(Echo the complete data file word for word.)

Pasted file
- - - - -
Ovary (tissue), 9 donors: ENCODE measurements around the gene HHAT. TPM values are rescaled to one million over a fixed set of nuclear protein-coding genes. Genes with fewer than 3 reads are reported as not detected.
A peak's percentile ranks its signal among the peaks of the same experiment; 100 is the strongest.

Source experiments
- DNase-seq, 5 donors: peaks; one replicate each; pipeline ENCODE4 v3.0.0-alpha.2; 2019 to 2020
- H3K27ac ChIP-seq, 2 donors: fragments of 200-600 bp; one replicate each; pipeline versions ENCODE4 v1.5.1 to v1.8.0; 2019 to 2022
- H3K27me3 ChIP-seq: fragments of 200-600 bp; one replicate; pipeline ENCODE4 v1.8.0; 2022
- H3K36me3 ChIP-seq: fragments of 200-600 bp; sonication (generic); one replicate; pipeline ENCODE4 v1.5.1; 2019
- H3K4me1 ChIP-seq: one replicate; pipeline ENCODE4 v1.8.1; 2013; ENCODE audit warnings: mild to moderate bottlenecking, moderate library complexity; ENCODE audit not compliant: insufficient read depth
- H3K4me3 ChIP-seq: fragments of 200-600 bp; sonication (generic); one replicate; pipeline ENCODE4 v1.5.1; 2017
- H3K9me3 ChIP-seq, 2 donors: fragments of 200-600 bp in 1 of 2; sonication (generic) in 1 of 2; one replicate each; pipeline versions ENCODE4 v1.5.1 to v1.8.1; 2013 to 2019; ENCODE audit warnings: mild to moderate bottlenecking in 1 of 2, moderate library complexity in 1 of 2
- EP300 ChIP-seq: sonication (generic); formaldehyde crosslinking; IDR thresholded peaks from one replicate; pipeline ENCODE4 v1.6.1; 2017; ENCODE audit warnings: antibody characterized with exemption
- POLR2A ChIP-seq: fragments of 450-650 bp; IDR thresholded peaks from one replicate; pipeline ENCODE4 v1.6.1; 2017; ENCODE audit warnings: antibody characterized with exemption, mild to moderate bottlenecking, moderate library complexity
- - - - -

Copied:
Ovary (tissue), 9 donors: ENCODE measurements around the gene HHAT. TPM values are rescaled to one million over a fixed set of nuclear protein-coding genes. Genes with fewer than 3 reads are reported as not detected.
A peak's percentile ranks its signal among the peaks of the same experiment; 100 is the strongest.

Source experiments
- DNase-seq, 5 donors: peaks; one replicate each; pipeline ENCODE4 v3.0.0-alpha.2; 2019 to 2020
- H3K27ac ChIP-seq, 2 donors: fragments of 200-600 bp; one replicate each; pipeline versions ENCODE4 v1.5.1 to v1.8.0; 2019 to 2022
- H3K27me3 ChIP-seq: fragments of 200-600 bp; one replicate; pipeline ENCODE4 v1.8.0; 2022
- H3K36me3 ChIP-seq: fragments of 200-600 bp; sonication (generic); one replicate; pipeline ENCODE4 v1.5.1; 2019
- H3K4me1 ChIP-seq: one replicate; pipeline ENCODE4 v1.8.1; 2013; ENCODE audit warnings: mild to moderate bottlenecking, moderate library complexity; ENCODE audit not compliant: insufficient read depth
- H3K4me3 ChIP-seq: fragments of 200-600 bp; sonication (generic); one replicate; pipeline ENCODE4 v1.5.1; 2017
- H3K9me3 ChIP-seq, 2 donors: fragments of 200-600 bp in 1 of 2; sonication (generic) in 1 of 2; one replicate each; pipeline versions ENCODE4 v1.5.1 to v1.8.1; 2013 to 2019; ENCODE audit warnings: mild to moderate bottlenecking in 1 of 2, moderate library complexity in 1 of 2
- EP300 ChIP-seq: sonication (generic); formaldehyde crosslinking; IDR thresholded peaks from one replicate; pipeline ENCODE4 v1.6.1; 2017; ENCODE audit warnings: antibody characterized with exemption
- POLR2A ChIP-seq: fragments of 450-650 bp; IDR thresholded peaks from one replicate; pipeline ENCODE4 v1.6.1; 2017; ENCODE audit warnings: antibody characterized with exemption, mild to moderate bottlenecking, moderate library complexity